Miss A Columnist

Amanda Pelletieris a native of Boston, who has always had lofty dreams of saving the world with a cape and a nice tiara, but until then she continues to pursue degrees in theatre and public relations at American University. Amanda has been inspired by the arts since her grandmother introduced her to Bizet’s Carmen at five-years-old. She received her training from Boston-based acting coach Debra Crosby and the world famous Stagedoor Manor in NY. When not glued to her Blackberry or running out the door to her internships, Amanda enjoys frequenting local museums, going to the opera, ballet, poetry readings, and the theatre. Amanda believes that high art should be accessible to everyone and she will cover events that even broke college students such as herself can attend.

Explore a Mystical New Exhibit at the Smithsonian’s Sackler Gallery

"Sam Returns With His Son Zal": From a Shahnama (Book of Kings) by Firdawsi; Tabriz, Iran. 1520s.

Amidst the current political and religious turmoil in the Arab World, it is hard to remember that Iran was once the pinnacle of civilization, art, and literature. Following its tradition of displaying Eastern art, the Smithsonian’s Sackler Gallery presents one of the most celebrated pieces of literature that has inspired lavish works of arts. Shahnama: 1000 Years of the Persian Book of Kings is on view from October 23, 2010-April 17, 2011 and celebrates the millennium of the poet Firdawsi’s Shahnama (Book of Kings).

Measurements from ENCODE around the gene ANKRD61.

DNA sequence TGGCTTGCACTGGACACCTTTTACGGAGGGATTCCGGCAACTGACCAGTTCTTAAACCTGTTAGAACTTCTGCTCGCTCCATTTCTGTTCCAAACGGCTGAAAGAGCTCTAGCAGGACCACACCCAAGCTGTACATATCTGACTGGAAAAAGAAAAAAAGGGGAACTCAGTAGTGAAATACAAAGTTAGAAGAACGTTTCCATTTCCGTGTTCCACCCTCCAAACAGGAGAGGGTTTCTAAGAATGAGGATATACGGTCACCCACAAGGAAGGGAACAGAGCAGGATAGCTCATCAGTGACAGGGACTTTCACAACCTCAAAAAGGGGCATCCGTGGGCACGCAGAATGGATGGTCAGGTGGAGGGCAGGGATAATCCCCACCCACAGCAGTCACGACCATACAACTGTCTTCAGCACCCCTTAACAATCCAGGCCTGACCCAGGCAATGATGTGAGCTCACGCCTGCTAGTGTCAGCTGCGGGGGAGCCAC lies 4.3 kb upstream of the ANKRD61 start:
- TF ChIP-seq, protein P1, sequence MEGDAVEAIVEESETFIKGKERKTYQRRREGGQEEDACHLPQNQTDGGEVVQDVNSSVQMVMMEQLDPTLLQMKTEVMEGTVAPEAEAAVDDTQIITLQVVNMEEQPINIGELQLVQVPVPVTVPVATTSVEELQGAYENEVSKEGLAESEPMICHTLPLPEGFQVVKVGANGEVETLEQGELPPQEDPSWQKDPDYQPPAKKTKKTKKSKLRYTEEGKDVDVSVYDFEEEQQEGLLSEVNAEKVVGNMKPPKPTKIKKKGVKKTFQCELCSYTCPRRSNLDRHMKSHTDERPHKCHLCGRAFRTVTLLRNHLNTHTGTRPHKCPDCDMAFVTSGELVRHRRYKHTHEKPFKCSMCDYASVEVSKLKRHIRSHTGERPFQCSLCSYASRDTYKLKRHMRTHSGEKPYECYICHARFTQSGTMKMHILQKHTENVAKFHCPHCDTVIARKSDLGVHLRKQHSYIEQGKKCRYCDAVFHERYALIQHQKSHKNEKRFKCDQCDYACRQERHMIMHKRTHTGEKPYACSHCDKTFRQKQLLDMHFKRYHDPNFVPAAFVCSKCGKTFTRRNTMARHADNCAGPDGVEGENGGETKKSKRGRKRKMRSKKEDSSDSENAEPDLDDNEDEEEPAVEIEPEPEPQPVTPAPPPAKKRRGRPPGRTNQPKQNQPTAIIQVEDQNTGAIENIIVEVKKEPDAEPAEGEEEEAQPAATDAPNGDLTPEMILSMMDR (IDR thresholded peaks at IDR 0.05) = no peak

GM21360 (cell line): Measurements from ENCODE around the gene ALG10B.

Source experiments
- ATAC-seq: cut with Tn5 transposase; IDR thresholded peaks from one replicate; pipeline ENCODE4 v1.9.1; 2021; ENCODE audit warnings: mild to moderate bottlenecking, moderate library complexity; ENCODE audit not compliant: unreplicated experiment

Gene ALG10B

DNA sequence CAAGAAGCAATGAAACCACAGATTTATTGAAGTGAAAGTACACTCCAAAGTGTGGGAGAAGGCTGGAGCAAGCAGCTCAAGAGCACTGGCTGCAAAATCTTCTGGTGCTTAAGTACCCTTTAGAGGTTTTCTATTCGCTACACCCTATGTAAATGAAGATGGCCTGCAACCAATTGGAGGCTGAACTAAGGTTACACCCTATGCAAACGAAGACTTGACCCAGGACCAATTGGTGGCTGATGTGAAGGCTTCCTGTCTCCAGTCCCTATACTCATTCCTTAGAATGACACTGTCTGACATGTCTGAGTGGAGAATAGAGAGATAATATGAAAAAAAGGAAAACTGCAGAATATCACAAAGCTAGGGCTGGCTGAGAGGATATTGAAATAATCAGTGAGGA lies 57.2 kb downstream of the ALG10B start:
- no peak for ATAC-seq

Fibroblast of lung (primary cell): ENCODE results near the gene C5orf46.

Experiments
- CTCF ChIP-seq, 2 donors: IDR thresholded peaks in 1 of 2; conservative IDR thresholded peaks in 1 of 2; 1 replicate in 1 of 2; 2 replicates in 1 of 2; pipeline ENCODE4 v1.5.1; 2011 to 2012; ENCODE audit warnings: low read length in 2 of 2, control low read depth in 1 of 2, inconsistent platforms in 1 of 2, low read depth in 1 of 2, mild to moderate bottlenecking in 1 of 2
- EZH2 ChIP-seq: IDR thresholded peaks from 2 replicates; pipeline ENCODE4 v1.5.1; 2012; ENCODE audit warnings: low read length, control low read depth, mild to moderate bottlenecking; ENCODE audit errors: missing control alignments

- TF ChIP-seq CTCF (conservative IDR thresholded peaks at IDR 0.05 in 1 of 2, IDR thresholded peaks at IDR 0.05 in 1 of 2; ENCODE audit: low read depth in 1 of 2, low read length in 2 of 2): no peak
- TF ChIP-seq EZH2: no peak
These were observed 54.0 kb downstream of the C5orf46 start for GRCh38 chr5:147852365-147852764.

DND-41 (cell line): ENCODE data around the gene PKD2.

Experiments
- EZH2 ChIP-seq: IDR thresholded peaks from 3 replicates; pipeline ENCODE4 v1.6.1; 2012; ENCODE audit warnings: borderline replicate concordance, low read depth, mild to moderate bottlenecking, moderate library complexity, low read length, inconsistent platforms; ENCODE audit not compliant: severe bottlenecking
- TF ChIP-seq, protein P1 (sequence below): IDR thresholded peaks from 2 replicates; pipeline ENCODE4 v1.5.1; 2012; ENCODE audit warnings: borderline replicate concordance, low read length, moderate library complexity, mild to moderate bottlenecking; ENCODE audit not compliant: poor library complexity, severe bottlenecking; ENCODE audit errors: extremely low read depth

The epic poem is composed of more than 100,000 lines and recounts the history of Iran from the beginning of time to the conquest of Islam in the seventh century. But don’t worry, you don’t have to speak Persian to understand what Firdawsi was trying to convey. The Shahnama‘s sweeping narrative and colorful mix of myth and history have inspired the remarkable manuscript paintings on view. Also on display are folios, created in the fourteenth to sixteenth centuries, that convey the visual power of Firdawsi’s words.

The exhibit isn’t just for art connoisseurs. The Sackler Gallery will provide programming for history buffs as well. On Dec. 4 from 2-5 p.m., the gallery will offer a two-part program: the renowned scholar and professor of Persian literature Dick Davis will speak on the role of women in the Shahnama, and Azar Nafisi, the best-selling author of Reading Lolita in Tehran, will discuss the lasting significance of Iran’s national epic.


The Arthur M. Sackler Gallery, located at 1050 Independence Avenue S.W., and the adjacent Freer Gallery of Art, located at 12th Street and Independence Avenue S.W., are on the National Mall in Washington, D.C. Hours are 10 a.m. to 5:30 p.m. every day, except Dec. 25, and admission is free. The galleries are located near the Smithsonian Metrorail station on the Blue and Orange lines. For more information about Freer and Sackler exhibitions, programs and events, the public may visit www.asia.si.edu.

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